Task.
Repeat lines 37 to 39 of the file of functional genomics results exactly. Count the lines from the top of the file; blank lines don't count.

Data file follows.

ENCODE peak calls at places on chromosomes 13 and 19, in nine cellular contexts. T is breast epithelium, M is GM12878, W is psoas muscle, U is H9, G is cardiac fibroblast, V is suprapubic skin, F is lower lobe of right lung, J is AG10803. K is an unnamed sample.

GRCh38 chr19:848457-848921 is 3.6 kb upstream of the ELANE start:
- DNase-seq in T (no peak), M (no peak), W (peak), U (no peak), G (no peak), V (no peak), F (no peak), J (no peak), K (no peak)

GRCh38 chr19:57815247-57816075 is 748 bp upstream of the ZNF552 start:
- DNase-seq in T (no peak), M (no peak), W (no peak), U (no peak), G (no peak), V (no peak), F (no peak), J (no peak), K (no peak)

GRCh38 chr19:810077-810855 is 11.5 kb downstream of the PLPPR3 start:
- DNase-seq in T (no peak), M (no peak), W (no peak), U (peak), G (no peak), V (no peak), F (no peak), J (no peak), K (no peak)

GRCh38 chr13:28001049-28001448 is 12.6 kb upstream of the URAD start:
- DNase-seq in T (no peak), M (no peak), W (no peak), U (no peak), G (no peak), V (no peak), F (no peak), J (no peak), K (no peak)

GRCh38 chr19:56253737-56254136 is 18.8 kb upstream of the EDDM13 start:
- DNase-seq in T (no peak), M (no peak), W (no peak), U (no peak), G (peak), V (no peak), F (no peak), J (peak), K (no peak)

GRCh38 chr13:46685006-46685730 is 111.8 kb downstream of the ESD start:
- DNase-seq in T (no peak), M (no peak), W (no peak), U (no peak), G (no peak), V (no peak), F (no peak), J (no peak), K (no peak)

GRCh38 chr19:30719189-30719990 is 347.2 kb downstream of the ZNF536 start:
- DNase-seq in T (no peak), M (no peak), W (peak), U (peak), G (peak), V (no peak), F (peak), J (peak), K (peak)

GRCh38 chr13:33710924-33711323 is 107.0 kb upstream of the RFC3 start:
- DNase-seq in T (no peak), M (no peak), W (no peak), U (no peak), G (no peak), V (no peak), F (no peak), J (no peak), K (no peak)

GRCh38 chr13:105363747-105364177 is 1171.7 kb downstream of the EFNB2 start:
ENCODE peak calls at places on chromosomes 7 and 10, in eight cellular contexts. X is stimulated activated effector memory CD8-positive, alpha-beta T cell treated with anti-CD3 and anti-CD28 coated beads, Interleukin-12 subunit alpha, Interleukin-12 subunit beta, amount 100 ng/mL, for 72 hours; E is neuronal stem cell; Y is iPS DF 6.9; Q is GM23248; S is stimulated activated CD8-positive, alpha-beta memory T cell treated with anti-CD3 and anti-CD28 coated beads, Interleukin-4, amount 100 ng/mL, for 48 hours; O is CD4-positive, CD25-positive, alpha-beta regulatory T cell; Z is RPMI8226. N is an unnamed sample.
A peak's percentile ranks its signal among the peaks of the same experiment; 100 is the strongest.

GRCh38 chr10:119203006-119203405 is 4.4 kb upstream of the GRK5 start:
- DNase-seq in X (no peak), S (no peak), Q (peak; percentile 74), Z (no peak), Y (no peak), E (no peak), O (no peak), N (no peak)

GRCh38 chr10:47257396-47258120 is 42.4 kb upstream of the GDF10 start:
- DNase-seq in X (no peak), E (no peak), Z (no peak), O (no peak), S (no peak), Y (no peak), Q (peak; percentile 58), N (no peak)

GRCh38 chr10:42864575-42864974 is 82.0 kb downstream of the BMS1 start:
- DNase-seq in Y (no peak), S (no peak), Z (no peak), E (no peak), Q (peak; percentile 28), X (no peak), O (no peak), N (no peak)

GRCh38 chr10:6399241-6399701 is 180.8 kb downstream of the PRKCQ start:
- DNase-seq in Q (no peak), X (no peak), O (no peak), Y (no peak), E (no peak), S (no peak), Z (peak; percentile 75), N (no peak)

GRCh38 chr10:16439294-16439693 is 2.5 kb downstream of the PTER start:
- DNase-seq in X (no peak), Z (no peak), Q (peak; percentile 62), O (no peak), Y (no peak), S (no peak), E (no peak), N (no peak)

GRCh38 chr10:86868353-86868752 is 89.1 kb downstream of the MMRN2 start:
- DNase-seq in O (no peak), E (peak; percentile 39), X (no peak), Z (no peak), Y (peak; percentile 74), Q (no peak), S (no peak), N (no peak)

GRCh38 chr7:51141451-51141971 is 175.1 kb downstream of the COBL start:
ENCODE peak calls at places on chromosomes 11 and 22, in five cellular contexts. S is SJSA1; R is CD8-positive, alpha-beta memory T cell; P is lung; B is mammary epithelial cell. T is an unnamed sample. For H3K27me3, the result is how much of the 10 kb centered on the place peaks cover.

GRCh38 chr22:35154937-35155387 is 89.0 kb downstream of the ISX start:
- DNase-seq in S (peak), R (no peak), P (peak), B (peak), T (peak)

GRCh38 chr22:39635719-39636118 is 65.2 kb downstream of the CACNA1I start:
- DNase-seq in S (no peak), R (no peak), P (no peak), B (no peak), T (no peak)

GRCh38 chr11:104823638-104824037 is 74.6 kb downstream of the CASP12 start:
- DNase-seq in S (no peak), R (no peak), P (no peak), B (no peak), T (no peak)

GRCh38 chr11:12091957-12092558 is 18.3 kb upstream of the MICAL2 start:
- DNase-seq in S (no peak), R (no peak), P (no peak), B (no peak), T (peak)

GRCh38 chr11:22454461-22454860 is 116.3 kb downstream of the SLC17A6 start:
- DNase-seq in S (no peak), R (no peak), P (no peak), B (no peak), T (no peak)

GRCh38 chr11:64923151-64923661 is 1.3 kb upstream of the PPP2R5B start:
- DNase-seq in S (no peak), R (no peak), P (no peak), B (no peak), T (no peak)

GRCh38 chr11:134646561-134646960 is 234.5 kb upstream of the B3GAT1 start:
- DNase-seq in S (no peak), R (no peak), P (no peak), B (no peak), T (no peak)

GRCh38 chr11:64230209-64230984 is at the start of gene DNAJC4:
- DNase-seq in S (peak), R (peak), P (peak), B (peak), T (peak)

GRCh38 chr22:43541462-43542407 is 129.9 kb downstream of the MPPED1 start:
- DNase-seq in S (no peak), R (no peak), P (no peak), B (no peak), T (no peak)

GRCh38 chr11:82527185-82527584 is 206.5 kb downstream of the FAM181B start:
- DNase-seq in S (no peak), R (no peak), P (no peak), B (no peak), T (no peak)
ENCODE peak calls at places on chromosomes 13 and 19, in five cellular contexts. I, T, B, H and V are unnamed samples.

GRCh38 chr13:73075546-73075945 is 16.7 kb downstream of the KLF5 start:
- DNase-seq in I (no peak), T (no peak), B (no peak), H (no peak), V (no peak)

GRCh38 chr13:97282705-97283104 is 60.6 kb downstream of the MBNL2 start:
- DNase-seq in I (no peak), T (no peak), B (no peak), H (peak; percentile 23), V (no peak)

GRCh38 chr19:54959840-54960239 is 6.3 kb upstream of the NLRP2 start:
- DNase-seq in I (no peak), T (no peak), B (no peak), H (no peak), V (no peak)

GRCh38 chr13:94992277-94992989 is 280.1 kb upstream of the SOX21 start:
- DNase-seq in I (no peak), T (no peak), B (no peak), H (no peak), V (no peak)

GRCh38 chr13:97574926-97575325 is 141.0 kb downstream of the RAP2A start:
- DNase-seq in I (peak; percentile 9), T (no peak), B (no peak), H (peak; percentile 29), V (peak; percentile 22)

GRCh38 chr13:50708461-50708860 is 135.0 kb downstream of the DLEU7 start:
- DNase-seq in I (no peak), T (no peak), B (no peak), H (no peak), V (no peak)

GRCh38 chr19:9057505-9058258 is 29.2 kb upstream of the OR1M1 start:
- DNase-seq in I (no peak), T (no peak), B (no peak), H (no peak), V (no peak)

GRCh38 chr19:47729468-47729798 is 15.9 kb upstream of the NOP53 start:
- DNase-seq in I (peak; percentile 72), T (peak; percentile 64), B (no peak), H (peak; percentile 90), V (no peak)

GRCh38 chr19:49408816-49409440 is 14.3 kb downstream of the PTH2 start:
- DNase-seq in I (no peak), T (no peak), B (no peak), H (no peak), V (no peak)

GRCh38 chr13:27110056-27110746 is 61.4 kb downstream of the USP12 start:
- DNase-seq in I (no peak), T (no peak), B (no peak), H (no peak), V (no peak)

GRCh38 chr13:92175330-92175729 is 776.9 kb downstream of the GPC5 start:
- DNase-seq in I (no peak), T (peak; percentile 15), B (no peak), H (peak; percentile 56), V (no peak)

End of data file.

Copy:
GRCh38 chr22:39635719-39636118 is 65.2 kb downstream of the CACNA1I start:
- DNase-seq in S (no peak), R (no peak), P (no peak), B (no peak), T (no peak)

GRCh38 chr11:104823638-104824037 is 74.6 kb downstream of the CASP12 start: